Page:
Here is what I discovered in some obituaries that I already had from a small town paper’s obituary.

Mrs. Thomas Magee (not McGee, like I had) was formerly Helen (not Ellen) Fairley (I had this) from Scotland (I had this.) She settled in Branchdale and stayed there for 40 years (not quite accurate but confirmation of what I had) and resided in Mount Carmel for ten years (news to me.) They’d recently celebrated their golden wedding anniversary (handy to know.)

Now, here comes the good stuff:

“The deceased is survived by one daughter, Mrs. Lewis Gottschall of this city, and an adopted son Robert Magee, of Rhode Island. There are fourteen grandchildren. Her brother John resides in the West, and brother Alexander in town. She was a sister of the late Mrs. Thomas Wardrop.”


First, I was not sure how the girls in the family were related. Now, I see that one might well have been a sister and not a daughter. I’ve since found some additional evidence of this.

Second, I have confirmation that Robert was not her biological son and the information that I had saying he was in Rhode Island was not erroneous.

Third, she had additional siblings here in this country! I had no idea! I even have the name of a spouse.

Now, to be fair, obituaries are also not primary sources of information and some of it is wrong. “Shortly after her marriage to Thomas Magee the couple came to this country” – WRONG!

She married in 1854 in Pottsville, PA.

Had she died in New York City, I would have had a death date (maybe) and some idea of funeral arrangements but because she died in a small town I have so much more.

May all your ancestors live in small towns.

Happy Hunting!

Sunday, June 10, 2012

There is no time like the Present!

As I was looking at my own family tree this morning I realized that I had not completed the family tree information for my own generation. I have my information in but not the information for my first cousins. This information will be very difficult for the next two generations to complete unless they have genealogist or packrats in their immediate families.

More and more libraries are closing, more records are online only, more families are moving away from hometowns earlier and more often. When you combine these trends with privacy concerns; the chances of obtaining accurate information for the current generations, in the years to come, becomes less likely.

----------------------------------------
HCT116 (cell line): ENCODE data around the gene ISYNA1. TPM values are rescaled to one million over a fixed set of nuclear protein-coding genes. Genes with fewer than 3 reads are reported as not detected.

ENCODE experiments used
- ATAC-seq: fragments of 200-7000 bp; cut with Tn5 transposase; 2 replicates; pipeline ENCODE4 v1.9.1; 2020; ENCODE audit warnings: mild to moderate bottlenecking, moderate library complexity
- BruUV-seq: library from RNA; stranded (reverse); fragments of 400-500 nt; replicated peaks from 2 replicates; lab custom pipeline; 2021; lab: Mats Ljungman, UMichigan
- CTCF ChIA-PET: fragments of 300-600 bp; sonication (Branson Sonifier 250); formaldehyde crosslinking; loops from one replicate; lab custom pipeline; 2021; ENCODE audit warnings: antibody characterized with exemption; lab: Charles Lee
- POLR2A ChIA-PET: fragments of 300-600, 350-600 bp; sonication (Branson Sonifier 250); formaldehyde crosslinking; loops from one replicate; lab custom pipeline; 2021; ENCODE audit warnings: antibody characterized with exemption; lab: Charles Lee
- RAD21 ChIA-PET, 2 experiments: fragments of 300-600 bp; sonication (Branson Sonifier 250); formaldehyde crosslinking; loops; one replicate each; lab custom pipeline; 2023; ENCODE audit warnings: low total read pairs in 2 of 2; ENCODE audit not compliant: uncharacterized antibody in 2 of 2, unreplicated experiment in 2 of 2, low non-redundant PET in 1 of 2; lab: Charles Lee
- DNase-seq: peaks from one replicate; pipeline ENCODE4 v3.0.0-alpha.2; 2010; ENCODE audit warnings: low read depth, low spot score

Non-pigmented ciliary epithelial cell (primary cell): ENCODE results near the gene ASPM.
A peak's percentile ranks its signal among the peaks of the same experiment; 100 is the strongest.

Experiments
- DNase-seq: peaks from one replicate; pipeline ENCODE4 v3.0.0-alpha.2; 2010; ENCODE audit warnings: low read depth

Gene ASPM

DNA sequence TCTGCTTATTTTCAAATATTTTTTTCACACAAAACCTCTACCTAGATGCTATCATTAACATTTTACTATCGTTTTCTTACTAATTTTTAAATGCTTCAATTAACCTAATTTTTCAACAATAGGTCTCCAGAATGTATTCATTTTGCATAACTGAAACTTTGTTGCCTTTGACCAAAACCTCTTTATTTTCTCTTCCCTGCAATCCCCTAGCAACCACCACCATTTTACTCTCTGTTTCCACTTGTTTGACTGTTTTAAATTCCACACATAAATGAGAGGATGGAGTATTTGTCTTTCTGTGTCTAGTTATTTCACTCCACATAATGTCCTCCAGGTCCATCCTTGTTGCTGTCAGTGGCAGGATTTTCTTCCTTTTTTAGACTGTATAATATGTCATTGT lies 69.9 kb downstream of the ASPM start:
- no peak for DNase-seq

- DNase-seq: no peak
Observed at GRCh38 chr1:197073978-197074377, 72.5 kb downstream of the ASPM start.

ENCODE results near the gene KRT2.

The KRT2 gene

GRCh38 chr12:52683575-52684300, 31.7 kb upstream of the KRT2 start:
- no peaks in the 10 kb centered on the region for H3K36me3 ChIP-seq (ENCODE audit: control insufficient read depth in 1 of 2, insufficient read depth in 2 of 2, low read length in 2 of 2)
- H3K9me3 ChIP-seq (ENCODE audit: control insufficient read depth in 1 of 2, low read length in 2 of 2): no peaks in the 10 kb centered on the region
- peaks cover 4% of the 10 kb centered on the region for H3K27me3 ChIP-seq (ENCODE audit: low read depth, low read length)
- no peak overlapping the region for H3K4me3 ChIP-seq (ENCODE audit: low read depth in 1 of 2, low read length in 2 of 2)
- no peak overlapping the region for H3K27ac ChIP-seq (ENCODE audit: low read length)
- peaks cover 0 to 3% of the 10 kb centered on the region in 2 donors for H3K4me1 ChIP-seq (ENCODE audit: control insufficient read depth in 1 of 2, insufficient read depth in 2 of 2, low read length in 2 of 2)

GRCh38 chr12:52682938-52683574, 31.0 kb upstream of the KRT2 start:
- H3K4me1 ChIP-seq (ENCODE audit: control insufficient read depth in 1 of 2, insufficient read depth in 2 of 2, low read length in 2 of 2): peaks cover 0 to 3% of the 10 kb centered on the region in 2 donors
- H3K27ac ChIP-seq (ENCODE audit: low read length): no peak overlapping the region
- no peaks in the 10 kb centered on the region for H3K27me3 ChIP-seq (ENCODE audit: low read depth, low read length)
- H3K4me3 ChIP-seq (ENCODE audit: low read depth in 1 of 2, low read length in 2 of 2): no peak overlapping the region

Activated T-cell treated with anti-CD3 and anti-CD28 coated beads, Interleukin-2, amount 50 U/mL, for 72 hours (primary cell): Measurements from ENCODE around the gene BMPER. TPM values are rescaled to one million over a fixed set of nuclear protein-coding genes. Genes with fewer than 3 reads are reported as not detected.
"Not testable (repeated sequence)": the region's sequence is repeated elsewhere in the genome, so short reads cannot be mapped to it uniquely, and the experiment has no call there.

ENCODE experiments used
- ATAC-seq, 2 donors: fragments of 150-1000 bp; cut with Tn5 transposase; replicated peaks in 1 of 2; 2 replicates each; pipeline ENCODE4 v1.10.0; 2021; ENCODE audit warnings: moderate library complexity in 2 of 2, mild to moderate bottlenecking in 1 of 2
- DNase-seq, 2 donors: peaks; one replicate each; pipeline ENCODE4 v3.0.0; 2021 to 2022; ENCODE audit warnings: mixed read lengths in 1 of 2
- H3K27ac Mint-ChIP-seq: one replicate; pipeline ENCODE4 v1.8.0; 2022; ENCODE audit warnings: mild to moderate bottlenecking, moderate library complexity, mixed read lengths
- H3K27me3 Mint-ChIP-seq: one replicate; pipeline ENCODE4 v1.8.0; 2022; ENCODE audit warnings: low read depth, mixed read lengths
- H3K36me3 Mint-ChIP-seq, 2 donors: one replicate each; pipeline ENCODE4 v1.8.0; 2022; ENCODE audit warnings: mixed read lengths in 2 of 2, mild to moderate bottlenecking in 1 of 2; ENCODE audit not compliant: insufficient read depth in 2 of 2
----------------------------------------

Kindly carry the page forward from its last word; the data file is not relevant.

Take time NOW to complete the vital records sections for your generation and for those who came after you. Include pictures, notes, and remembrances. It’s likely that anyone in your family who knows you ‘do genealogy’ assumes you already have all of this information “filled in” and also expect that you will provide it to them whenever they or their children need it.

I did not fill this information in, yet, because it’s all in my head. Well, the older I get, the more I realize that that’s not as reliable as I would wish.

So – now is the time to fill in the current events. Your descendants will thank you. (keep in mind that you should not post information on living individuals. and Family Tree Maker will privatize any posted trees to help prevent your accidentally posting this private data.)

Happy Hunting!

Saturday, June 2, 2012

Helping others while helping yourself

I’m working with some other genealogy club members on a local figure’s family history project. I did not think I had enough time to do my own research to make time for yet someone else’s genealogy but I was wrong!

Working on another family’s genealogy has already (in two weeks) taught me a lot about my own family research. First – I assume too much when doing my own research. Second – I need more maps. {I will include other observations in future BLOGs.}

Specifically – I found that in my own family research I’m too quick to assume that a family with the same surname and many of the same givennames in the same colonial town is mine. When I am working on the project’s family: I want PROOF! I should be as picky with my own family.